In this series, we are taking a look at some of the most common ways our thoughts can become distorted, causing us to feel depressed, bad about ourselves, negative or hopeless. In this final installment, we will take a look at Filtering.
Filtering occurs when you “filter” out the positives about a person or situation, and focus instead on only the negative details.In your eyes, the negative aspects of a person, situation, or yourself outweigh the positives, or you may not even notice the positives anymore!
Jamie has always had trouble accepting compliments. When people tell her that she did a good job, or that she looks pretty, or thank her for going out of her way to help them, she brushes it off as them just feeling obligated to be nice to her. She is overly critical of what she views as her many flaws, both physically and in her personality- telling herself that she needs to lose weight, stop being so selfish, and work harder at her job. She feels bad about herself most of the time, and devotes almost all of her free time and energy to “improving” the areas of her life she views as broken. Even though she is constantly working, she sees herself falling short of her high expectations for herself and never quite reaching her goals.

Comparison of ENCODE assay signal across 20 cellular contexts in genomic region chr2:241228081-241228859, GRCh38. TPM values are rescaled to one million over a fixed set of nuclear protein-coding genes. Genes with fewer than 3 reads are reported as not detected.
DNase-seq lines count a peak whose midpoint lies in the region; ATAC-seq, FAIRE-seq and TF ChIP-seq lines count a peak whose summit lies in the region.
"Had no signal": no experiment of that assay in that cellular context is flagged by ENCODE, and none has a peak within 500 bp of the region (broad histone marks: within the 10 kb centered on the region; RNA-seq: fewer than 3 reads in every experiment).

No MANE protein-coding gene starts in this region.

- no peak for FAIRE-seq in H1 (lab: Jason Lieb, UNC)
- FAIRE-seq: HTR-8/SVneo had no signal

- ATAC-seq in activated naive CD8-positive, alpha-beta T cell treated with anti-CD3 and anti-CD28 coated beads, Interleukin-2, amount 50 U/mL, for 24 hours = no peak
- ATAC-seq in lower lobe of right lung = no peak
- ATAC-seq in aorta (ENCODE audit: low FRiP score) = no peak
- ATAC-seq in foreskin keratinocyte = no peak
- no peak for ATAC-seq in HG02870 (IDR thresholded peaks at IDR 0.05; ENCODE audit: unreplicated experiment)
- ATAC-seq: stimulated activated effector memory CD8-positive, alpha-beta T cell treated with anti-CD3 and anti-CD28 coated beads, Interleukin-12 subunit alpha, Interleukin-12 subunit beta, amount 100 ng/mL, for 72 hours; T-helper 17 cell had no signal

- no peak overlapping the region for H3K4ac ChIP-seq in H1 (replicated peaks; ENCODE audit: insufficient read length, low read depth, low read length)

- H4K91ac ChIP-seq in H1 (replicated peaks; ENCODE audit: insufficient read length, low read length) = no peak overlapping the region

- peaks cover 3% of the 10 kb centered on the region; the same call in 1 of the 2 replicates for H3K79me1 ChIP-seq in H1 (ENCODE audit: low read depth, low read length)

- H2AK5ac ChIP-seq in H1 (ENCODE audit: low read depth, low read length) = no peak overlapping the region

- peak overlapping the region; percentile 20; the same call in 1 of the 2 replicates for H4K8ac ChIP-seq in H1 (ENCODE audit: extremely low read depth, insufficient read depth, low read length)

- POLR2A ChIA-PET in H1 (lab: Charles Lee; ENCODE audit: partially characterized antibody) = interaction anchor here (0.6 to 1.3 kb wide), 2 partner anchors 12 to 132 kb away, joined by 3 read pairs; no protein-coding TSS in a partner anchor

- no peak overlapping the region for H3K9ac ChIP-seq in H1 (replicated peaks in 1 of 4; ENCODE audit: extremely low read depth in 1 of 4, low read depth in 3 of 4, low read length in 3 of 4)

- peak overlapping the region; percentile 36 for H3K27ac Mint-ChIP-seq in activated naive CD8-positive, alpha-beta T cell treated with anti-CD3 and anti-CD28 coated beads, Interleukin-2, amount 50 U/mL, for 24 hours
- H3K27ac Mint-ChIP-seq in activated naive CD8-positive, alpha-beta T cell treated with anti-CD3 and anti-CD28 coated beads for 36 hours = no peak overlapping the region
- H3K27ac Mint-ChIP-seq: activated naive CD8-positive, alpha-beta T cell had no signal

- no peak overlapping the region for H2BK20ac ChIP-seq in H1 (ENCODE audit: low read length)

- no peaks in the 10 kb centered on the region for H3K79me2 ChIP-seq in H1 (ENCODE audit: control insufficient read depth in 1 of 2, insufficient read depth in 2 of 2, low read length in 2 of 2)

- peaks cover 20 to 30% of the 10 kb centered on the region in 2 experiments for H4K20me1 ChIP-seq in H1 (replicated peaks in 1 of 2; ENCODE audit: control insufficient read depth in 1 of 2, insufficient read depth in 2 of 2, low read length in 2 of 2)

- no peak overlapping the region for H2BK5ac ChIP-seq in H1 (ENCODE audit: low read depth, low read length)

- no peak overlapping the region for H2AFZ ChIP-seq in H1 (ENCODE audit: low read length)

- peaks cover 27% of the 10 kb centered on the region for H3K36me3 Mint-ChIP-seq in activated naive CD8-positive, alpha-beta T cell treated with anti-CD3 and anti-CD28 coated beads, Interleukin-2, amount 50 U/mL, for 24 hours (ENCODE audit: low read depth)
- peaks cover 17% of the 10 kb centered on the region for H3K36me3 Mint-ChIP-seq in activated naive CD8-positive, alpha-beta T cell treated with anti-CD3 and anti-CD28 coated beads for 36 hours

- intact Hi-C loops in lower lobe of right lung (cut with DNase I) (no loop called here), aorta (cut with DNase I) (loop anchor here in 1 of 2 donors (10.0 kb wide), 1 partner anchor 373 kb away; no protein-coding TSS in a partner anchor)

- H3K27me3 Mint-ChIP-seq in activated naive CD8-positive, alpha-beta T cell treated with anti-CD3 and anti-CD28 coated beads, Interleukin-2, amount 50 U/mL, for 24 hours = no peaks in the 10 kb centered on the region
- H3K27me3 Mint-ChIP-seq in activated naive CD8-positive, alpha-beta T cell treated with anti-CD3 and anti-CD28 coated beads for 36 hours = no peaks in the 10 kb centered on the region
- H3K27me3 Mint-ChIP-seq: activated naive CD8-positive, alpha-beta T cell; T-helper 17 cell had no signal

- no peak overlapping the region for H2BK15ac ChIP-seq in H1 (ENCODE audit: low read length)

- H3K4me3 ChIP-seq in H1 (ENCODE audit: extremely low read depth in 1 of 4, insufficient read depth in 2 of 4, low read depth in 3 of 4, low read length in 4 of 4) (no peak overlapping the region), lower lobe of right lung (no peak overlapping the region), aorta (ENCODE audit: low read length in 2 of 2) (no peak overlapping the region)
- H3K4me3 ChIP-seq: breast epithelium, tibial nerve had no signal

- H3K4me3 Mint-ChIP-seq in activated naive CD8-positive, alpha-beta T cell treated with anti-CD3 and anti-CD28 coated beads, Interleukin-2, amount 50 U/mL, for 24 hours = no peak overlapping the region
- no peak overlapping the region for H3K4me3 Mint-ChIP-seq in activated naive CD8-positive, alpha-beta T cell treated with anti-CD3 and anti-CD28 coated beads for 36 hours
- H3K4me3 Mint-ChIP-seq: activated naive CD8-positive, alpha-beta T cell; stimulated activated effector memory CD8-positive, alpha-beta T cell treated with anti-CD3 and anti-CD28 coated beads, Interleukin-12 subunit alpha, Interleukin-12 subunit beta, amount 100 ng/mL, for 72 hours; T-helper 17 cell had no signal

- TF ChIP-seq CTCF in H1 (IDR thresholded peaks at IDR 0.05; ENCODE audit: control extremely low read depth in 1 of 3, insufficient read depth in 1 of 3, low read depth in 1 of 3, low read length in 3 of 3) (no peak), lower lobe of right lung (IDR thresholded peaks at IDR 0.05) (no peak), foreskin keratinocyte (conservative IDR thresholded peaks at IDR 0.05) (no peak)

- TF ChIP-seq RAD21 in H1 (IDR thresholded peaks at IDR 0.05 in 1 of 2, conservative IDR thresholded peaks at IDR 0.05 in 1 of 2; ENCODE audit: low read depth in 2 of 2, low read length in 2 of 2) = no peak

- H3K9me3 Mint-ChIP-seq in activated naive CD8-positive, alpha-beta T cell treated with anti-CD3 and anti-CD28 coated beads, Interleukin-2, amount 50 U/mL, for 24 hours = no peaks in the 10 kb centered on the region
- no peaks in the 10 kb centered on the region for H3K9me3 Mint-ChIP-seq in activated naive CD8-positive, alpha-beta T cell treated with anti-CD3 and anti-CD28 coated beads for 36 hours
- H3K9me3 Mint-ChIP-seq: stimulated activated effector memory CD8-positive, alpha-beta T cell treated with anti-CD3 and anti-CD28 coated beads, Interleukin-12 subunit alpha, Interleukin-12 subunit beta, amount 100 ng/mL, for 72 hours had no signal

Jamie is an example of the toll filtering can take on self-esteem and the ability to love yourself. She isn’t able to maintain a balanced view of herself, focusing only on the negatives and ignoring the positive things that others see about her or dismissing them as “flukes”. She is not able to recognize progress for herself, instead denigrating herself for not having reached her ultimate goals.
Filtering can also occur when interacting with others- seeing them as “all bad”- or in a situation. If you catch yourself dwelling only on negatives or percieved flaws, you may be falling prey to filtering. Try giving yourself credit for the things that others notice as positives, or looking for the positives on your own. Explore what seems to make the negatives more prominant or important- why don’t your positives count as weightily as the negatives?
In this series, we’ve looked at only a few examples of the types of distortions our thoughts can fall into – there are many, and not everyone experiences these the same way.
The good news is, no matter how your thoughts might be distorting themselves, there are ways you can start to think in a more rational and healthy way. You can start the process yourself, you can ask your loved ones to help you, and you can always seek guidance from a licensed professional. Calmer, more rational and balanced thinking is within reach!
Molly Halbrooks, LAMFT
mhalbrooks @ growcounseling.com